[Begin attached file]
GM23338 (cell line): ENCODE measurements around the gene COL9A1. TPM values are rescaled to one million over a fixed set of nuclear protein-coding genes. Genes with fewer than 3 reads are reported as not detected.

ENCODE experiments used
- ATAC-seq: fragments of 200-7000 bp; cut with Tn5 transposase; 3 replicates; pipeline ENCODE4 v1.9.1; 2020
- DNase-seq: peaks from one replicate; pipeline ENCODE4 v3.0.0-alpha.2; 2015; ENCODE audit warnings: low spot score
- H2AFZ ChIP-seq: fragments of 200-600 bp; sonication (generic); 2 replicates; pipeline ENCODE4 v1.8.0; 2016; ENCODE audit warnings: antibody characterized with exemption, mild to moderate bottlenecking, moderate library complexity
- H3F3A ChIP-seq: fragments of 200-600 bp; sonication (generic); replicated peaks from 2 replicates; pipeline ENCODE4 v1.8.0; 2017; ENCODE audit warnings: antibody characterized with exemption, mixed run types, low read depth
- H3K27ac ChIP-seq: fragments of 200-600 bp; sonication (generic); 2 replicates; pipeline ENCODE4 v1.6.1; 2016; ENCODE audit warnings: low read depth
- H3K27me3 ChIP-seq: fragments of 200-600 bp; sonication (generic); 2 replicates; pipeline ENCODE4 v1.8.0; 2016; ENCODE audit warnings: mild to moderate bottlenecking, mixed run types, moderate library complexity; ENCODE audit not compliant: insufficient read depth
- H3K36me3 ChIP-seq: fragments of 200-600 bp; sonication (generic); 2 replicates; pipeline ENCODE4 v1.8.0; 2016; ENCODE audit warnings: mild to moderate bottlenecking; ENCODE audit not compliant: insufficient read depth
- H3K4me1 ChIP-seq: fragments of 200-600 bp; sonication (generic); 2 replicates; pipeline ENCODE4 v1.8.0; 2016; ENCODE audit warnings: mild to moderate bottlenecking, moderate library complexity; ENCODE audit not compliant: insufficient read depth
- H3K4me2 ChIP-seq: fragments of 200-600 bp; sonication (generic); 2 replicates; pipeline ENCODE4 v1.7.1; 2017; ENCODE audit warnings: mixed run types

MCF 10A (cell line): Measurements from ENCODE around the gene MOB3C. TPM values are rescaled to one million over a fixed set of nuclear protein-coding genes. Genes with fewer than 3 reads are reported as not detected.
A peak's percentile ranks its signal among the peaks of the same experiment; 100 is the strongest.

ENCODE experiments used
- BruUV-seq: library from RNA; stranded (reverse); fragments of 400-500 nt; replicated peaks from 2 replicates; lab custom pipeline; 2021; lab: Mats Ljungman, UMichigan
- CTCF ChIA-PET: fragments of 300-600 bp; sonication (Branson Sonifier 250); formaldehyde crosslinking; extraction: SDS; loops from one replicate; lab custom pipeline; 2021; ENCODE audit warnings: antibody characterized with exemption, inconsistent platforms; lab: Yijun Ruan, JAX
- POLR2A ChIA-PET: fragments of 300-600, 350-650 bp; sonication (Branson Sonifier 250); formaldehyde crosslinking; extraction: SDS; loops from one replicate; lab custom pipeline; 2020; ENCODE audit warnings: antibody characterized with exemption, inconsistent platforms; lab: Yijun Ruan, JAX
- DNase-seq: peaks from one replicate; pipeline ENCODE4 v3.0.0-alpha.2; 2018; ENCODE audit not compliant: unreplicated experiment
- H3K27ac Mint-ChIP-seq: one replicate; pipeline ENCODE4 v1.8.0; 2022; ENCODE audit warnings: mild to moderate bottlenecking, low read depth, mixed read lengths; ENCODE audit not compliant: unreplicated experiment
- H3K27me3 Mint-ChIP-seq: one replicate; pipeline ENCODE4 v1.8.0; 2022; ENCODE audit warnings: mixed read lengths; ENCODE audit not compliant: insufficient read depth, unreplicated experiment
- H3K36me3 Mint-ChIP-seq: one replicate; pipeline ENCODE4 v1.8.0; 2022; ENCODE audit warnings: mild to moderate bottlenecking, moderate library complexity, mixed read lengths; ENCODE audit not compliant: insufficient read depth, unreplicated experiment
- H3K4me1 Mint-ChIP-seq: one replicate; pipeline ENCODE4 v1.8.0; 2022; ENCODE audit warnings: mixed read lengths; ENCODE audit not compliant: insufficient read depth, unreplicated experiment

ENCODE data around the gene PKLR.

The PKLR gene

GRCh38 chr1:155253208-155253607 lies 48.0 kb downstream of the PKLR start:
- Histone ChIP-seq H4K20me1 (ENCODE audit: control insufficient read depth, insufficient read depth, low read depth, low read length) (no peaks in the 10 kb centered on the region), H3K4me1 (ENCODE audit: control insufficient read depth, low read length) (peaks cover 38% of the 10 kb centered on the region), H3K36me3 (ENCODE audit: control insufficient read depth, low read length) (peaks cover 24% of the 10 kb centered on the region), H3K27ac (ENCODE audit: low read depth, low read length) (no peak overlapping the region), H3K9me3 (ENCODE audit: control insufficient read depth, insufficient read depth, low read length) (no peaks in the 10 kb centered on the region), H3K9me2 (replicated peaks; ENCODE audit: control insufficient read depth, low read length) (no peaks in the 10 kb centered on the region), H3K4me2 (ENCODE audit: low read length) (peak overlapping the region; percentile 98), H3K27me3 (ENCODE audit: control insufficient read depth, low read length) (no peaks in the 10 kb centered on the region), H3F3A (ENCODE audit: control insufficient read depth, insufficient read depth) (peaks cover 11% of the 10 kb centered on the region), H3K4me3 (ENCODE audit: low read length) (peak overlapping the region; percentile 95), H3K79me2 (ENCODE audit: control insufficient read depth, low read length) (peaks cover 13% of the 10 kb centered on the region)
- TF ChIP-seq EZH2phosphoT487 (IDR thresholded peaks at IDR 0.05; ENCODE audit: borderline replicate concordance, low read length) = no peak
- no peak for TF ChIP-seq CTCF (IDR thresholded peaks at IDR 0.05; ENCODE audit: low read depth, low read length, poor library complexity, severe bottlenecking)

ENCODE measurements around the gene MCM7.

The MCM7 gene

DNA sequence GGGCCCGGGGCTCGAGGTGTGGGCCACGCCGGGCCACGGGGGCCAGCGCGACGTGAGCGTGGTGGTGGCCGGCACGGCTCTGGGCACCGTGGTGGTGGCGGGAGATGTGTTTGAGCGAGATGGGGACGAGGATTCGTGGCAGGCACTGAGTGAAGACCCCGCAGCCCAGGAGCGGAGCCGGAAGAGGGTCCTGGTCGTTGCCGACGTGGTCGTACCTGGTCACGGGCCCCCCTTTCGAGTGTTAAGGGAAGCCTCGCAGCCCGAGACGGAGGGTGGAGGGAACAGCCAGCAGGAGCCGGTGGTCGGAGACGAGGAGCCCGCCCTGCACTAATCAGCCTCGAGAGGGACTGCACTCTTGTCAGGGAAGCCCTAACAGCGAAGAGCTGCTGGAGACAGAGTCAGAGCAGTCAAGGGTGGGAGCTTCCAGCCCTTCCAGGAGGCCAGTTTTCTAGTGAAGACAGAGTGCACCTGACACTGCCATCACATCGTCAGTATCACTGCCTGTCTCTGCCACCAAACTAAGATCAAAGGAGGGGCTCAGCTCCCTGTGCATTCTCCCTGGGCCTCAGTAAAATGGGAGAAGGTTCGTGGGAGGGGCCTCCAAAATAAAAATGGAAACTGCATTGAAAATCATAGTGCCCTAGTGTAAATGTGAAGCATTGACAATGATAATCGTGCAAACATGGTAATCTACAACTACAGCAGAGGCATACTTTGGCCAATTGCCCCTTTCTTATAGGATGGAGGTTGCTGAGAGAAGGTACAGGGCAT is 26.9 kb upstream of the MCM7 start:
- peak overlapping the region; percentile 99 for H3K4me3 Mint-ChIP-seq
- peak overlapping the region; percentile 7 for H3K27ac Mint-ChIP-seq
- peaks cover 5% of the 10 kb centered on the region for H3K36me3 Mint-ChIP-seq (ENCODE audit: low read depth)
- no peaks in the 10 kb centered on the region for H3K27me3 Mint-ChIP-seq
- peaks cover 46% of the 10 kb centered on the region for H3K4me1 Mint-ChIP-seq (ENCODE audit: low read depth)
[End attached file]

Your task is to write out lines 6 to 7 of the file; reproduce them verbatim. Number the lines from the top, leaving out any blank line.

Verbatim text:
- H3F3A ChIP-seq: fragments of 200-600 bp; sonication (generic); replicated peaks from 2 replicates; pipeline ENCODE4 v1.8.0; 2017; ENCODE audit warnings: antibody characterized with exemption, mixed run types, low read depth
- H3K27ac ChIP-seq: fragments of 200-600 bp; sonication (generic); 2 replicates; pipeline ENCODE4 v1.6.1; 2016; ENCODE audit warnings: low read depth